Greco-Roman wrestling

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Greco-Roman Wrestling
DF-SD-06-11222.jpg
Also known asGreco, Flat Hand Wrestling, French Wrestling
FocusWrestling
Country of originFrance[citation needed]
CreatorJean Exbrayat
Famous practitionersAleksandr Karelin, Hamid Sourian, Verne Gagne, Armen Nazaryan, Georg Hackenschmidt, Dan Severn, Jeff Blatnick, Steve Fraser, Sim Kwon-Ho, Rulon Gardner, Matt Lindland, Hamza Yerlikaya, Alberto Del Rio, Mijaín López, Omid Norouzi, Dan Henderson, Chael Sonnen, Daniel Cormier.
Olympic sportYes
 
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Greco-Roman Wrestling
DF-SD-06-11222.jpg
Also known asGreco, Flat Hand Wrestling, French Wrestling
FocusWrestling
Country of originFrance[citation needed]
CreatorJean Exbrayat
Famous practitionersAleksandr Karelin, Hamid Sourian, Verne Gagne, Armen Nazaryan, Georg Hackenschmidt, Dan Severn, Jeff Blatnick, Steve Fraser, Sim Kwon-Ho, Rulon Gardner, Matt Lindland, Hamza Yerlikaya, Alberto Del Rio, Mijaín López, Omid Norouzi, Dan Henderson, Chael Sonnen, Daniel Cormier.
Olympic sportYes

Greco-Roman wrestling (or Graeco-Roman; see spelling differences) is a style of wrestling that is practiced worldwide. It was contested at the first modern Olympic Games in 1896 and has been included in every edition of the summer Olympics held since 1908.[1] Two wrestlers are scored for their performance in two three-minute periods, which can be terminated early by a pinfall. This style of wrestling forbids holds below the waist which is the major difference from freestyle wrestling, the other form of wrestling at the Olympics. This restriction results in an emphasis on throws because a wrestler cannot use trips to take an opponent to the ground, or avoid throws by hooking or grabbing the opponent's leg.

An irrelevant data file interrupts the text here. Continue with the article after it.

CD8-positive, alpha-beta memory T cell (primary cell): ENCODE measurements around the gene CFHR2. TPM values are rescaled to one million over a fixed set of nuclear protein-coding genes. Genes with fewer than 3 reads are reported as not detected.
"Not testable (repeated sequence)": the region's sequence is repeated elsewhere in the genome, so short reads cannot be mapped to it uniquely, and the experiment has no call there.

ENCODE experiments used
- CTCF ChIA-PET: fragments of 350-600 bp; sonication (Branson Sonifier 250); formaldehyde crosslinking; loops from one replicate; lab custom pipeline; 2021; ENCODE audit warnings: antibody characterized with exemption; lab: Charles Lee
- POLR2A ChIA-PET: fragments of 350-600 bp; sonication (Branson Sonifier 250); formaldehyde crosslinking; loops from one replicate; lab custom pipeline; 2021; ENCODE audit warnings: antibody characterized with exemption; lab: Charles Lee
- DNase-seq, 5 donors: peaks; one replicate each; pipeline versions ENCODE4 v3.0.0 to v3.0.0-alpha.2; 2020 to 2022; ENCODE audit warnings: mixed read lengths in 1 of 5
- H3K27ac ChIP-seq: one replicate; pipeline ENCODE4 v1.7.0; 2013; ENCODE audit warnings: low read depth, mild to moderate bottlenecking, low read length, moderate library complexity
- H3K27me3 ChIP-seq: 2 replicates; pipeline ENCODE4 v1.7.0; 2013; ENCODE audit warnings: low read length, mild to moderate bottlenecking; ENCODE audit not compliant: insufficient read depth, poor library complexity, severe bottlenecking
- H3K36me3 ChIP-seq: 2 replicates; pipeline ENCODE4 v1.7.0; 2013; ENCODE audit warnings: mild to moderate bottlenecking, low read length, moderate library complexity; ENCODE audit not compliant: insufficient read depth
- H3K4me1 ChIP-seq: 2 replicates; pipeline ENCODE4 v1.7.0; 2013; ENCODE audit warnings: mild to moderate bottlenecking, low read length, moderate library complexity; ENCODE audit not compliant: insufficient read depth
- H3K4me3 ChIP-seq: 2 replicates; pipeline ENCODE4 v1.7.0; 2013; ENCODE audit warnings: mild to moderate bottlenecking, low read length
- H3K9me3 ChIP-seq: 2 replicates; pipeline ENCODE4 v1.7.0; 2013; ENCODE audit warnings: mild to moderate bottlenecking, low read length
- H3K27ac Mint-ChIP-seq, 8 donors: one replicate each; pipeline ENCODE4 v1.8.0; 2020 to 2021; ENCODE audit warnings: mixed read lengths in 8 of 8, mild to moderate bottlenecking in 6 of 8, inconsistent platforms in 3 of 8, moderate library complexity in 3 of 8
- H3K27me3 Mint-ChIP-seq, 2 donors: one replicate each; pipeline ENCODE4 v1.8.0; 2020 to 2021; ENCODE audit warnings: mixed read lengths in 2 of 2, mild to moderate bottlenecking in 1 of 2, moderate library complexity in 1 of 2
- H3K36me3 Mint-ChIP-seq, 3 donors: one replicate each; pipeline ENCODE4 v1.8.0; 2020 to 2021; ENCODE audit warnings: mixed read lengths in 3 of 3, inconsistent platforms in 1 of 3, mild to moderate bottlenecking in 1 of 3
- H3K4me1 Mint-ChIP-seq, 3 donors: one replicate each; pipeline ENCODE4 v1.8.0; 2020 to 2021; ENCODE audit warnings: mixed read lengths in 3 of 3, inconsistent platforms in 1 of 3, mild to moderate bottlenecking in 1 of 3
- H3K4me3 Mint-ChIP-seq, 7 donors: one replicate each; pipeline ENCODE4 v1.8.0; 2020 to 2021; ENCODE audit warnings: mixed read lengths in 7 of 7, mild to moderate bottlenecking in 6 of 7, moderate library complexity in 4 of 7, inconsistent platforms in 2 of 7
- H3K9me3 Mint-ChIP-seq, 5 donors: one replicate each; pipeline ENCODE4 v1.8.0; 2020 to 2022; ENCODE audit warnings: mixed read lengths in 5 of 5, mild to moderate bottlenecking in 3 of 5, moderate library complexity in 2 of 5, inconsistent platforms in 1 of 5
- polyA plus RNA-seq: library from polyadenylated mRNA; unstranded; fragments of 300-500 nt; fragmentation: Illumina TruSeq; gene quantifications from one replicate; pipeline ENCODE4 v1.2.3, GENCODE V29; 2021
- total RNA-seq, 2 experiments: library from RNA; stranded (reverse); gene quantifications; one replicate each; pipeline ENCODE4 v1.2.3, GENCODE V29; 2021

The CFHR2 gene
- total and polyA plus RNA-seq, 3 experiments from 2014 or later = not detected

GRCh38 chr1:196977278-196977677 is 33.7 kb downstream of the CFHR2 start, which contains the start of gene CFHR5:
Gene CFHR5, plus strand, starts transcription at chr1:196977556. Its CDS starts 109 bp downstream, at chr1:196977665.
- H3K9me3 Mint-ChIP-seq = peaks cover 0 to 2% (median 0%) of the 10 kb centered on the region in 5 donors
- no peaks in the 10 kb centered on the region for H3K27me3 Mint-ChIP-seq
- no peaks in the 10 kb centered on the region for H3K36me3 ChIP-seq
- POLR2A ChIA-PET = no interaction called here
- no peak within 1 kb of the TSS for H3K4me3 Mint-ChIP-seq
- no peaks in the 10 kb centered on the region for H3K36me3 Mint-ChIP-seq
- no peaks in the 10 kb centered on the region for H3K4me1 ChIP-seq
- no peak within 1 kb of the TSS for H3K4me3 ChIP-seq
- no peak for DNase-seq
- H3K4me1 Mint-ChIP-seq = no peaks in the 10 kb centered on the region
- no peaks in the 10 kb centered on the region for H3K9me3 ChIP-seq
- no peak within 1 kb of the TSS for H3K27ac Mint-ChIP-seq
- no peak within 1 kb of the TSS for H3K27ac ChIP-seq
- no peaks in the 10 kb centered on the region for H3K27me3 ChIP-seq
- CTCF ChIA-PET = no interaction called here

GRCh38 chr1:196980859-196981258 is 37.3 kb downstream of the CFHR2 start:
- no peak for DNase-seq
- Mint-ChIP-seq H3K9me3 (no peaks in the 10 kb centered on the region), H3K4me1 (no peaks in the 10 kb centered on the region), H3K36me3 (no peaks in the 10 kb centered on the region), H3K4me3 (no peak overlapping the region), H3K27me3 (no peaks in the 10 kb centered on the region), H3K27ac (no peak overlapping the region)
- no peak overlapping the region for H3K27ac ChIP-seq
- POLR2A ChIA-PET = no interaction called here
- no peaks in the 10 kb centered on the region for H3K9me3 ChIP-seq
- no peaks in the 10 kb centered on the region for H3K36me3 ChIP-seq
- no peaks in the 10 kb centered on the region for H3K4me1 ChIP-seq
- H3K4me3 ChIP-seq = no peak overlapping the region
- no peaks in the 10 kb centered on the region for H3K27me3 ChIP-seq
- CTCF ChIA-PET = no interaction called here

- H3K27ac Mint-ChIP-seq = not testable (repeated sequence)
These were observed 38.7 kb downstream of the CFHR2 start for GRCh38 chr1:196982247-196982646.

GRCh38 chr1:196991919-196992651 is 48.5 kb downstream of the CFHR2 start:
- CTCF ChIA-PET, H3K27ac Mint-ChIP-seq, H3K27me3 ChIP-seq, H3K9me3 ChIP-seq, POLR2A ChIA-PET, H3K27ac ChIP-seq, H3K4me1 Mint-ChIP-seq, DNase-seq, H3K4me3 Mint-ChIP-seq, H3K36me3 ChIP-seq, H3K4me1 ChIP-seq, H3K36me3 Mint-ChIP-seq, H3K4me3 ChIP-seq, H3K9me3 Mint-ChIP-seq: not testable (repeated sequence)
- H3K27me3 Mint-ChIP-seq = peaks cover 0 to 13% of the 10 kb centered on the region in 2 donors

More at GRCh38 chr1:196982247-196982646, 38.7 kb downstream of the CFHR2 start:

Arm drags, bear hugs, and headlocks, which can be found in Freestyle, have even greater prominence in Greco-Roman. In particular, a throw known as a suplex is used, in which the offensive wrestler lifts his opponent in a high arch while falling backward on his own neck to a bridge in order to bring his opponent's shoulders down to the mat. Even on the mat, a Greco-Roman wrestler must still find several ways to turn his opponent's shoulders to the mat for a fall without legs, including (but not limited to) techniques known as the bodylock and the gut-wrench.[2]

According to the International Federation of Associated Wrestling Styles (FILA), Greco-Roman wrestling is one of the six main forms of amateur competitive wrestling practised internationally today. The other five forms are Freestyle wrestling, Grappling/Submission wrestling, Beach wrestling, Pankration athlima, Alysh/Belt wrestling and Traditional/Folk wrestling.[3] In February 2013, the executive board of the International Olympic Committee voted to shortlist both freestyle and Greco-Roman wrestling from the Summer Olympic Games starting in 2020.[4] In September 2013, at the 125th Session of the International Olympic Committee (IOC) wrestling was elected as an additional sport.[5]